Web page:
From STEM to STEAM

The STEM acronym has become familiar to many since its introduction in 2001. Now, it is evolving, with the most recent term, ‘STEAM’, also incorporating art. In this post, we profile Dr. Koshi Dhingra, a forefront pioneer in linking STEM subjects with art, and her non-profit: talkSTEM.

With over 30 years of experience in STEM research and education, Dhingra is passionate about letting every child especially girls and underrepresented youth access STEM resources. This directly inspired her to found talkSTEM in 2015, which has since become a powerhouse of free material for educators.

As part of talkSTEM, children and students get the chance to have “outside the textbook” STEM mindset experiences with the walkSTEM project, often in connection with art.

Developed by Dr. Dhingra and her partner Dr. Glen Whitney, founder of the National Museum of Mathematics, walkSTEM is a framework for place- or concept-based tours with the aim of seeing the world through the lens of STEM. The talkSTEM and walkSTEM resources are easily accessible and adaptable for a range of ages, places and interests.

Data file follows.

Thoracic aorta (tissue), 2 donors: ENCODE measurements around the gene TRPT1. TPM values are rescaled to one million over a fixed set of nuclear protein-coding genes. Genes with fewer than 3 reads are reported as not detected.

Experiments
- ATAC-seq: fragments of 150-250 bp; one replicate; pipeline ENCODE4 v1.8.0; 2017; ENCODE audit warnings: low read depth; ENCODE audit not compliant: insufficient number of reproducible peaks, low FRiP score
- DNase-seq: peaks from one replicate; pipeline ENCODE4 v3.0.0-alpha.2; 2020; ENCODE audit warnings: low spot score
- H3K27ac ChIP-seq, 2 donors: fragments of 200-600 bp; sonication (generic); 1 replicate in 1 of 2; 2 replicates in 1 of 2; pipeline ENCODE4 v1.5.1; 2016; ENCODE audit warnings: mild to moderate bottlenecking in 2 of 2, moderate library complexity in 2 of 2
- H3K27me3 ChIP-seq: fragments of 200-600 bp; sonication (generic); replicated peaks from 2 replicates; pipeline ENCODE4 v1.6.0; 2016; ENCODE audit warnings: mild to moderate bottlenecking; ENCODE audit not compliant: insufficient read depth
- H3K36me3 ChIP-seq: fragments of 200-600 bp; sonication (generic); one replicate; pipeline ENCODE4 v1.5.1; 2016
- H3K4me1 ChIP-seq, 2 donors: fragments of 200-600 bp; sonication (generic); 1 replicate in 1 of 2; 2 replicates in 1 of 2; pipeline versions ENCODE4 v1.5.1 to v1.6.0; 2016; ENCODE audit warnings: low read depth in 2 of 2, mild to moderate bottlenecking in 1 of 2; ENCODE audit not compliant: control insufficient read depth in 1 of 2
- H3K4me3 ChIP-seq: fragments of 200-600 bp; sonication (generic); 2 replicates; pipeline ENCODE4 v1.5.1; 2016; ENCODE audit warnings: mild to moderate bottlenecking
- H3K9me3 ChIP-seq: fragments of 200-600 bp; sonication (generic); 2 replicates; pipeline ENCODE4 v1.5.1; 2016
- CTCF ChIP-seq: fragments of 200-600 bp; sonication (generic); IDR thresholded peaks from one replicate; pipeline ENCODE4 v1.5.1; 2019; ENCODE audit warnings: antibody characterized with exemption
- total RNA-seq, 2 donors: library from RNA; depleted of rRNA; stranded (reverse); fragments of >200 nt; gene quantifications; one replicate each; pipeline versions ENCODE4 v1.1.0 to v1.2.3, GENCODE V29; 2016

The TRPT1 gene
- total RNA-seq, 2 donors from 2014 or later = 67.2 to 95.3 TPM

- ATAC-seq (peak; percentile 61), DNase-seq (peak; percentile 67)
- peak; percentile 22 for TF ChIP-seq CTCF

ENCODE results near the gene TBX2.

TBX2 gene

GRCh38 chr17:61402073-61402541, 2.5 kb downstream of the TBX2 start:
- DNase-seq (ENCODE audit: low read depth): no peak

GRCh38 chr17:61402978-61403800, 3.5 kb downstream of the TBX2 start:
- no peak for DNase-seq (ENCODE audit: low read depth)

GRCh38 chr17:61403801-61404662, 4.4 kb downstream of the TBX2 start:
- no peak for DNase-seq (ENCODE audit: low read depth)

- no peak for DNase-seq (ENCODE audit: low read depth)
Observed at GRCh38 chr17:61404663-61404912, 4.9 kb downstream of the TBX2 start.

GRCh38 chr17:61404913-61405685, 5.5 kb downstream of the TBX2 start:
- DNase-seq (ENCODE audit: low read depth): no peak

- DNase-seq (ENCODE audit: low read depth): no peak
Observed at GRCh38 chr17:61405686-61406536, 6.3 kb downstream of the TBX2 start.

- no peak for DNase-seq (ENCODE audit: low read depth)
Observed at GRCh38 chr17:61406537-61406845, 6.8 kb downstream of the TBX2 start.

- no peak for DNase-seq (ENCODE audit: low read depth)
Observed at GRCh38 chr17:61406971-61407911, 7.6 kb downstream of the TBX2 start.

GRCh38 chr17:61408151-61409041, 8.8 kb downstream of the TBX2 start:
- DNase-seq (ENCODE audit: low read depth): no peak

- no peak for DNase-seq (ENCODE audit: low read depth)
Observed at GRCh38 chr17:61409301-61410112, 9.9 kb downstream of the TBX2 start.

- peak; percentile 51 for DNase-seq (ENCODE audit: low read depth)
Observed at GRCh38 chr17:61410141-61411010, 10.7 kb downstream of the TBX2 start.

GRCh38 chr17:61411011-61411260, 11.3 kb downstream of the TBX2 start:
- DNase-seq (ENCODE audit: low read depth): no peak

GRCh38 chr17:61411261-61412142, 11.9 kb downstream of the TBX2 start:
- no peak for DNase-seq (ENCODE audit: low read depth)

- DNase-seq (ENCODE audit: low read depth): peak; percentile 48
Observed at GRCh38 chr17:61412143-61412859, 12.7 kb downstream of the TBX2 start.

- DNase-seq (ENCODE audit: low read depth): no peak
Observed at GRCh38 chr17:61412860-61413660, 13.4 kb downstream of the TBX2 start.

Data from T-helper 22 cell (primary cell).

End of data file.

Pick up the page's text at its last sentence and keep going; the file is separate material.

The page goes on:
In the following video, Dr. Dhingra introduces the talkSTEM YouTube channel, where participants can find hundreds of videos focused on STEM topics.

In the video below, you can view the introduction to a walkSTEM tour by Dr. Whitney in the Dallas Arts District.

The inclusion of art with science, technology, engineering, and math is an exciting development, evident across talkSTEM resources such as:

  • This video playlist containing 26 short videos focused on art and math using walkSTEM methods. 
  • This page containing the Create Your Own walkSTEM framework (click on the appropriate colorful tile for museums).

At Slow Art Day HQ we recently took part in a video call together with Drs. Koshi Dhingra and Paul Fishwick, Distinguished University Chair of Arts, Technology, and Emerging Communication; Professor of Computer Science at the University of Texas at Dallas, both of whom have great STEAM projects in store for the Dallas area. We are excited to be in discussion with these great minds on the connection between STEM and art, and see clear links to the Slow Art Day aim of getting more people discover the joy of looking at art in new ways.

We have loved learning more about art through a STEM lens, and will keep following talkSTEM’s development.

– Johanna and Phil

Further links: local and state-wide press releases about talkSTEM.

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